Charlie Golf Tango?!

This is article number five in the series What taxes should my business comply with? In the piece published on 03 April 2018 we listed a range of taxes that you will need to consider when running a business. In this piece we will look at capital gains tax commonly referred to as CGT and how it impacts on the business and shareholders.

As a legal entity with the main aim of generating healthy profits, your business will be party to several transactions in the future which will generate proceeds. Now in terms of the income tax act, not all proceeds are equal. The act broadly classifies proceeds as either income or capital of nature.

Proceeds of income nature are taxed in terms of the rules and provision of the act. Capital proceeds are dealt with by a separate part of the act. The disposal of a capital asset will always result in a proceed of some sort – ideally you would not want to give away assets to third parties and not receive any consideration therefor…

The act has a range of rules which govern the tax calculation you will make to derive a capital gain or a capital loss. Whenever you converse with a tax accountant you will hear them use the following terms:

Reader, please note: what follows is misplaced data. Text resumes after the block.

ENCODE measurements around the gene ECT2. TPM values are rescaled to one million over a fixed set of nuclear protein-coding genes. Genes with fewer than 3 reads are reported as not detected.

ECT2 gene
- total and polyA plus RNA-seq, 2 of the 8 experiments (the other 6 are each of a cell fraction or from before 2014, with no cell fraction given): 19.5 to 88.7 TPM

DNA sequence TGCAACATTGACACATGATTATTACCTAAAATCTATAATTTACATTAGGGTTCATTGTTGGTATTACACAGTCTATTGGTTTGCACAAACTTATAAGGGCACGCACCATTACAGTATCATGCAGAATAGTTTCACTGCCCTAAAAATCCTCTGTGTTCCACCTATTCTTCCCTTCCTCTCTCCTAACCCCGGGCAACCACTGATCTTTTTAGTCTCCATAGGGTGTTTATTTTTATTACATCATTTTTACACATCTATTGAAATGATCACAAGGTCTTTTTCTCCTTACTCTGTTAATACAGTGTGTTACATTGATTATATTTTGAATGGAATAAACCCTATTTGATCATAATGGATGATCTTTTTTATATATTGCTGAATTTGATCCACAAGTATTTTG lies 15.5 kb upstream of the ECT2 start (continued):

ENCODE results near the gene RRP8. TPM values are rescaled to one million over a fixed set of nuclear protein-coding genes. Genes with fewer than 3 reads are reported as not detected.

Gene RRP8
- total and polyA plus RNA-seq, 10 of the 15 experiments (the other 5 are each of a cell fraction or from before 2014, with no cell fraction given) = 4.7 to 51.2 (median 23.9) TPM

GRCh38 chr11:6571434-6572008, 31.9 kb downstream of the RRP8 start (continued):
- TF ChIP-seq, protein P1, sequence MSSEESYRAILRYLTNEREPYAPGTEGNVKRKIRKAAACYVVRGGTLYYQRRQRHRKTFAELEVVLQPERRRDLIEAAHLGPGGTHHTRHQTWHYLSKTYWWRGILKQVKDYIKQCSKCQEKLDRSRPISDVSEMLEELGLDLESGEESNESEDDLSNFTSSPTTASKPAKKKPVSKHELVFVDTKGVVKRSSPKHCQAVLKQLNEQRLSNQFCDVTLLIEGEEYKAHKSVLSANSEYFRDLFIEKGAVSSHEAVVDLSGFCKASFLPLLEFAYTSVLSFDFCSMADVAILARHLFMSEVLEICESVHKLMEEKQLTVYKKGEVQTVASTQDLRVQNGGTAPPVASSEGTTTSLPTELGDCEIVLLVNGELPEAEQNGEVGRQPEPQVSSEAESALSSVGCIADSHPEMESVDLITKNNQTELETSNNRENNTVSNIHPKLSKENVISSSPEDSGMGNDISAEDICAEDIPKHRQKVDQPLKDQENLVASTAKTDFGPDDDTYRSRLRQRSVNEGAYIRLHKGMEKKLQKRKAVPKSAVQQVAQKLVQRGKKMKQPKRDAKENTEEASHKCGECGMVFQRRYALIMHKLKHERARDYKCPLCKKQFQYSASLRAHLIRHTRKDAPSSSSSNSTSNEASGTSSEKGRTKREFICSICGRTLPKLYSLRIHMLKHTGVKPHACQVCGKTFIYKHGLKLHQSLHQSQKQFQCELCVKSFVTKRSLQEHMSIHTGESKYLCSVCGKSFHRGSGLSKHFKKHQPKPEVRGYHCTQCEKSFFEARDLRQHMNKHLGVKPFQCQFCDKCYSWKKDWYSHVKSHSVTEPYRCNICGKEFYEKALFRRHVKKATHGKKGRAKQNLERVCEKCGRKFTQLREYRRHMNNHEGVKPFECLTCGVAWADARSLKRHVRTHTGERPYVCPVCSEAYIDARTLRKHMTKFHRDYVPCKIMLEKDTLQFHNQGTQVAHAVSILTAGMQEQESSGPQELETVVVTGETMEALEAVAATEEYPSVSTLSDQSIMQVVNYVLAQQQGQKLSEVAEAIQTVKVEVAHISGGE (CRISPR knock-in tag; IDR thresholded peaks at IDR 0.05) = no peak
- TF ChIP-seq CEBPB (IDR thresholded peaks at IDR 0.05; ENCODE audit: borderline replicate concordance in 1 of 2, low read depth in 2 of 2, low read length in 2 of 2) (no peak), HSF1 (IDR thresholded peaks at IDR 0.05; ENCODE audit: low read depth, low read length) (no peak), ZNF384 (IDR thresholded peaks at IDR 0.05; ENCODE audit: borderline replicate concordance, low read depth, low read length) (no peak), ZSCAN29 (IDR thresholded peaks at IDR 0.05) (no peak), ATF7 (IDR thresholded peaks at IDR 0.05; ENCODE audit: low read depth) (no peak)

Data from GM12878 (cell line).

• Capital Gain

  • When your consideration received exceeds the base cost of the asset disposed

  • Capital Loss

  • When your consideration received is exceeded by the base cost of the asset disposed

  • Base Cost

  • This is a value placed on the acquisition of the asset by the 8th schedule of the act. It starts with the cost you incurred to acquire the asset and then the act allows certain values to be added or discarded.

  • Inclusion rate

  • This is rate at which a capital gain is included at when calculating the taxable income of the business

  • Present inclusion rates are:

Capital gains inclusion rates

For the sake of this piece let us assume that your business owned the space from where the operation is run. The company acquired the space in 2010 and all expense allowed by the act resulted in a base cost of R 5 000 000.

In March 2018 the entity disposed of the building at a price of R 8 300 000. The basic capital gains/loss calculation will look as follow:

Proceeds received for the sale of the property: R 8 300 000

Less Base cost of the property (R 5 000 000)

Capital Gain R 2 300 000

Capital loss brought forward from prior year R 0

Include at inclusion rate of 80.0% R 1 840 000

Therefor only R 1 840 000 will be included in the taxable income of the entity. If the proceeds were treated as income of nature the whole R 2 300 000 would have been included.

Please note that this is intended to be an informative piece. If you require assistance with capital gain/loss inclusion, please contact Five Oaks Consult for a convenient consultation.